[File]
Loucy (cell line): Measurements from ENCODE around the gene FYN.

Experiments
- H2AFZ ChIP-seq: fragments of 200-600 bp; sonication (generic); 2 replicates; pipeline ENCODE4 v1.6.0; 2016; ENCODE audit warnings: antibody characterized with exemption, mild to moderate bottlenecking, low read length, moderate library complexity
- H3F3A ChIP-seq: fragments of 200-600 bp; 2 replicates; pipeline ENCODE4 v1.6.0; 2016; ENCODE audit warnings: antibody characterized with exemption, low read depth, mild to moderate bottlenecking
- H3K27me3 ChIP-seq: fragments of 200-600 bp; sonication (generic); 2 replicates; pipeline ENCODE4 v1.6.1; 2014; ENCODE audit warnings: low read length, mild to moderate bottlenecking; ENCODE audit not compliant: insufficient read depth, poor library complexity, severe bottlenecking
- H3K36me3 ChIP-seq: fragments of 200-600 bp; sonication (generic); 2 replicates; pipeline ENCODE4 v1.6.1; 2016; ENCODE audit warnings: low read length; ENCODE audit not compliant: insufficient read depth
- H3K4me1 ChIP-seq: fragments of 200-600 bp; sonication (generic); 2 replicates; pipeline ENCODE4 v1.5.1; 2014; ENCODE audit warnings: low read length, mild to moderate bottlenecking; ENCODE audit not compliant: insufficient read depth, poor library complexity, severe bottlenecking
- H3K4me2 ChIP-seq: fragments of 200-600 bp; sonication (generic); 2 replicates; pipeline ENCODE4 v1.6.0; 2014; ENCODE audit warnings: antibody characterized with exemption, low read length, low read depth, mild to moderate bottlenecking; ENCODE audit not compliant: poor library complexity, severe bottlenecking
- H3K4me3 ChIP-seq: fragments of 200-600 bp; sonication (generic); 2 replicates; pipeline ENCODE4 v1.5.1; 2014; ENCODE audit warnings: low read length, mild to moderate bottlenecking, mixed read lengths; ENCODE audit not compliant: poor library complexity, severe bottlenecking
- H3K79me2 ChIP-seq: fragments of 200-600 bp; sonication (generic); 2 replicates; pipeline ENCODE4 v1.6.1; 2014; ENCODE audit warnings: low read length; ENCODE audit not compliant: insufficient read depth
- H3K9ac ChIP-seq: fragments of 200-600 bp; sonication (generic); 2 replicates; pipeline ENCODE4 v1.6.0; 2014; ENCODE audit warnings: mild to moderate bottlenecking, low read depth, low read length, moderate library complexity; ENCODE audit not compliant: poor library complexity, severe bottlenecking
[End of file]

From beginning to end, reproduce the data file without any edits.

Loucy (cell line): Measurements from ENCODE around the gene FYN.

Experiments
- H2AFZ ChIP-seq: fragments of 200-600 bp; sonication (generic); 2 replicates; pipeline ENCODE4 v1.6.0; 2016; ENCODE audit warnings: antibody characterized with exemption, mild to moderate bottlenecking, low read length, moderate library complexity
- H3F3A ChIP-seq: fragments of 200-600 bp; 2 replicates; pipeline ENCODE4 v1.6.0; 2016; ENCODE audit warnings: antibody characterized with exemption, low read depth, mild to moderate bottlenecking
- H3K27me3 ChIP-seq: fragments of 200-600 bp; sonication (generic); 2 replicates; pipeline ENCODE4 v1.6.1; 2014; ENCODE audit warnings: low read length, mild to moderate bottlenecking; ENCODE audit not compliant: insufficient read depth, poor library complexity, severe bottlenecking
- H3K36me3 ChIP-seq: fragments of 200-600 bp; sonication (generic); 2 replicates; pipeline ENCODE4 v1.6.1; 2016; ENCODE audit warnings: low read length; ENCODE audit not compliant: insufficient read depth
- H3K4me1 ChIP-seq: fragments of 200-600 bp; sonication (generic); 2 replicates; pipeline ENCODE4 v1.5.1; 2014; ENCODE audit warnings: low read length, mild to moderate bottlenecking; ENCODE audit not compliant: insufficient read depth, poor library complexity, severe bottlenecking
- H3K4me2 ChIP-seq: fragments of 200-600 bp; sonication (generic); 2 replicates; pipeline ENCODE4 v1.6.0; 2014; ENCODE audit warnings: antibody characterized with exemption, low read length, low read depth, mild to moderate bottlenecking; ENCODE audit not compliant: poor library complexity, severe bottlenecking
- H3K4me3 ChIP-seq: fragments of 200-600 bp; sonication (generic); 2 replicates; pipeline ENCODE4 v1.5.1; 2014; ENCODE audit warnings: low read length, mild to moderate bottlenecking, mixed read lengths; ENCODE audit not compliant: poor library complexity, severe bottlenecking
- H3K79me2 ChIP-seq: fragments of 200-600 bp; sonication (generic); 2 replicates; pipeline ENCODE4 v1.6.1; 2014; ENCODE audit warnings: low read length; ENCODE audit not compliant: insufficient read depth
- H3K9ac ChIP-seq: fragments of 200-600 bp; sonication (generic); 2 replicates; pipeline ENCODE4 v1.6.0; 2014; ENCODE audit warnings: mild to moderate bottlenecking, low read depth, low read length, moderate library complexity; ENCODE audit not compliant: poor library complexity, severe bottlenecking